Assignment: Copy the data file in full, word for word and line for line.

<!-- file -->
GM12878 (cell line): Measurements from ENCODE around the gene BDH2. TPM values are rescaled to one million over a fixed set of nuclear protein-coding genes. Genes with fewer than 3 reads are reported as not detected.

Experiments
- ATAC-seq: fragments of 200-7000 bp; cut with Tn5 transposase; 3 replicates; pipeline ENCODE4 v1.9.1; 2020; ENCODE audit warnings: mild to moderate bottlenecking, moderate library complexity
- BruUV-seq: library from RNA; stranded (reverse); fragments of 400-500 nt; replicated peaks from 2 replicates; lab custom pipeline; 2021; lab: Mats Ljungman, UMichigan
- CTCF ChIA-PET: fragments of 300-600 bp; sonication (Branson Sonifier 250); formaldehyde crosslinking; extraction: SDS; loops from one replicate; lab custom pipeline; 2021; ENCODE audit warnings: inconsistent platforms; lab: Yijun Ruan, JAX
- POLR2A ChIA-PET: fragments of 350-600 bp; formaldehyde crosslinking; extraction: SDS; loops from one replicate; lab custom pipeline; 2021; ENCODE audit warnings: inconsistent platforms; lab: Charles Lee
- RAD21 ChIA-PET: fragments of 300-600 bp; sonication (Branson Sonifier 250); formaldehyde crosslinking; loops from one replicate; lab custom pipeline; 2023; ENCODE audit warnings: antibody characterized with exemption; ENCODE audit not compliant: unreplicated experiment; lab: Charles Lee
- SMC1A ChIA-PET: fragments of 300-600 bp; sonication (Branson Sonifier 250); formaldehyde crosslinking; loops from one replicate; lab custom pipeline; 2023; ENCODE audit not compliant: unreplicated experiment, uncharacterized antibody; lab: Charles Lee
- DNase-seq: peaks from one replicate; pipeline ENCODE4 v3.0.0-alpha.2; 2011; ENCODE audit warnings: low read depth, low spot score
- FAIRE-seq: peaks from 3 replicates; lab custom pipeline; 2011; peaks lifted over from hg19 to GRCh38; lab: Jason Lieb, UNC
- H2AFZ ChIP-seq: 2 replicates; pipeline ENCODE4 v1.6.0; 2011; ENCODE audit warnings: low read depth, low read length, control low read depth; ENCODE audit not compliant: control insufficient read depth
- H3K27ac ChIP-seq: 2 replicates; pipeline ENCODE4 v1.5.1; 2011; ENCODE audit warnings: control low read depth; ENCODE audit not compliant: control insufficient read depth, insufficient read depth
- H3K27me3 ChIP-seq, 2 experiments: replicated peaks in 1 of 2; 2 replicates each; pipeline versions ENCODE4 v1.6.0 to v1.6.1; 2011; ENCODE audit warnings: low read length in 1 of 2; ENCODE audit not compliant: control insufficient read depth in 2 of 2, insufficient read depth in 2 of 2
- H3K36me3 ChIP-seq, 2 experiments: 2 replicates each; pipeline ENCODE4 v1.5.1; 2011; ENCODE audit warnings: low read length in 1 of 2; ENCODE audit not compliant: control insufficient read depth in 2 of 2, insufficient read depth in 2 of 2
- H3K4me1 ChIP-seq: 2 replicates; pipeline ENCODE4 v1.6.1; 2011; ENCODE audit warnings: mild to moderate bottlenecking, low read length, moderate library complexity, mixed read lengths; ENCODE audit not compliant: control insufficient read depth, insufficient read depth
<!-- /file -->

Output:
GM12878 (cell line): Measurements from ENCODE around the gene BDH2. TPM values are rescaled to one million over a fixed set of nuclear protein-coding genes. Genes with fewer than 3 reads are reported as not detected.

Experiments
- ATAC-seq: fragments of 200-7000 bp; cut with Tn5 transposase; 3 replicates; pipeline ENCODE4 v1.9.1; 2020; ENCODE audit warnings: mild to moderate bottlenecking, moderate library complexity
- BruUV-seq: library from RNA; stranded (reverse); fragments of 400-500 nt; replicated peaks from 2 replicates; lab custom pipeline; 2021; lab: Mats Ljungman, UMichigan
- CTCF ChIA-PET: fragments of 300-600 bp; sonication (Branson Sonifier 250); formaldehyde crosslinking; extraction: SDS; loops from one replicate; lab custom pipeline; 2021; ENCODE audit warnings: inconsistent platforms; lab: Yijun Ruan, JAX
- POLR2A ChIA-PET: fragments of 350-600 bp; formaldehyde crosslinking; extraction: SDS; loops from one replicate; lab custom pipeline; 2021; ENCODE audit warnings: inconsistent platforms; lab: Charles Lee
- RAD21 ChIA-PET: fragments of 300-600 bp; sonication (Branson Sonifier 250); formaldehyde crosslinking; loops from one replicate; lab custom pipeline; 2023; ENCODE audit warnings: antibody characterized with exemption; ENCODE audit not compliant: unreplicated experiment; lab: Charles Lee
- SMC1A ChIA-PET: fragments of 300-600 bp; sonication (Branson Sonifier 250); formaldehyde crosslinking; loops from one replicate; lab custom pipeline; 2023; ENCODE audit not compliant: unreplicated experiment, uncharacterized antibody; lab: Charles Lee
- DNase-seq: peaks from one replicate; pipeline ENCODE4 v3.0.0-alpha.2; 2011; ENCODE audit warnings: low read depth, low spot score
- FAIRE-seq: peaks from 3 replicates; lab custom pipeline; 2011; peaks lifted over from hg19 to GRCh38; lab: Jason Lieb, UNC
- H2AFZ ChIP-seq: 2 replicates; pipeline ENCODE4 v1.6.0; 2011; ENCODE audit warnings: low read depth, low read length, control low read depth; ENCODE audit not compliant: control insufficient read depth
- H3K27ac ChIP-seq: 2 replicates; pipeline ENCODE4 v1.5.1; 2011; ENCODE audit warnings: control low read depth; ENCODE audit not compliant: control insufficient read depth, insufficient read depth
- H3K27me3 ChIP-seq, 2 experiments: replicated peaks in 1 of 2; 2 replicates each; pipeline versions ENCODE4 v1.6.0 to v1.6.1; 2011; ENCODE audit warnings: low read length in 1 of 2; ENCODE audit not compliant: control insufficient read depth in 2 of 2, insufficient read depth in 2 of 2
- H3K36me3 ChIP-seq, 2 experiments: 2 replicates each; pipeline ENCODE4 v1.5.1; 2011; ENCODE audit warnings: low read length in 1 of 2; ENCODE audit not compliant: control insufficient read depth in 2 of 2, insufficient read depth in 2 of 2
- H3K4me1 ChIP-seq: 2 replicates; pipeline ENCODE4 v1.6.1; 2011; ENCODE audit warnings: mild to moderate bottlenecking, low read length, moderate library complexity, mixed read lengths; ENCODE audit not compliant: control insufficient read depth, insufficient read depth